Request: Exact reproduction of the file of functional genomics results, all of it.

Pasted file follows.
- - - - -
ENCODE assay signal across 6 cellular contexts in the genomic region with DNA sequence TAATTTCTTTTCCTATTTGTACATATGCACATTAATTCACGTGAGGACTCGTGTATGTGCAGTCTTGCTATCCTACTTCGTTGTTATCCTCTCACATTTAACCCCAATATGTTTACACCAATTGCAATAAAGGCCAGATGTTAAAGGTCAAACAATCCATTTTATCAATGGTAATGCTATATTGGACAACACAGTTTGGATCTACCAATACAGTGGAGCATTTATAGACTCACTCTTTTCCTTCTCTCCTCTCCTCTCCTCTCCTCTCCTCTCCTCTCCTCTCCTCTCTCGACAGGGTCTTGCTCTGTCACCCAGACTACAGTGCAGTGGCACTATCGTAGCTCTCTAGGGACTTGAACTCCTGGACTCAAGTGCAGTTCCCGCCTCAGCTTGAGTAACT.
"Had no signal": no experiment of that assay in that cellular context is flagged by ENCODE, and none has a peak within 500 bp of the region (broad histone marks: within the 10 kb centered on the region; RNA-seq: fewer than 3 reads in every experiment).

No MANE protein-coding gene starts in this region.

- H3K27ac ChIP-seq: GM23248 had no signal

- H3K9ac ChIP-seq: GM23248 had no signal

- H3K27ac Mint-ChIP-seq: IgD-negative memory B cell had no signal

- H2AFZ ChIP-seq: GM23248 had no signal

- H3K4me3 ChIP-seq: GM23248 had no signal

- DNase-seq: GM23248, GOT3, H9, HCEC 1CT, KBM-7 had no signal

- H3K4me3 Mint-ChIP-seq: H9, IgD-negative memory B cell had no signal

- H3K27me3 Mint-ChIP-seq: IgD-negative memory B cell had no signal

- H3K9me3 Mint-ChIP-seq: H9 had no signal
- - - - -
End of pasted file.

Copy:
ENCODE assay signal across 6 cellular contexts in the genomic region with DNA sequence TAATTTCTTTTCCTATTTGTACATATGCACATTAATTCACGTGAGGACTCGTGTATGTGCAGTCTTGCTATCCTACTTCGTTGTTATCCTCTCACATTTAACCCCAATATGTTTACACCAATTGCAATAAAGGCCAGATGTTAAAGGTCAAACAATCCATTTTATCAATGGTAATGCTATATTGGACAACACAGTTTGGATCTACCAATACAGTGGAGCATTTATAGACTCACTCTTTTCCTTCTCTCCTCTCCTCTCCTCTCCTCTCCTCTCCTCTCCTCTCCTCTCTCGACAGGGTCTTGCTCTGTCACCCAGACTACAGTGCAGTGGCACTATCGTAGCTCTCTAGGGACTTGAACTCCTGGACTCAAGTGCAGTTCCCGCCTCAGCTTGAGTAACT.
"Had no signal": no experiment of that assay in that cellular context is flagged by ENCODE, and none has a peak within 500 bp of the region (broad histone marks: within the 10 kb centered on the region; RNA-seq: fewer than 3 reads in every experiment).

No MANE protein-coding gene starts in this region.

- H3K27ac ChIP-seq: GM23248 had no signal

- H3K9ac ChIP-seq: GM23248 had no signal

- H3K27ac Mint-ChIP-seq: IgD-negative memory B cell had no signal

- H2AFZ ChIP-seq: GM23248 had no signal

- H3K4me3 ChIP-seq: GM23248 had no signal

- DNase-seq: GM23248, GOT3, H9, HCEC 1CT, KBM-7 had no signal

- H3K4me3 Mint-ChIP-seq: H9, IgD-negative memory B cell had no signal

- H3K27me3 Mint-ChIP-seq: IgD-negative memory B cell had no signal

- H3K9me3 Mint-ChIP-seq: H9 had no signal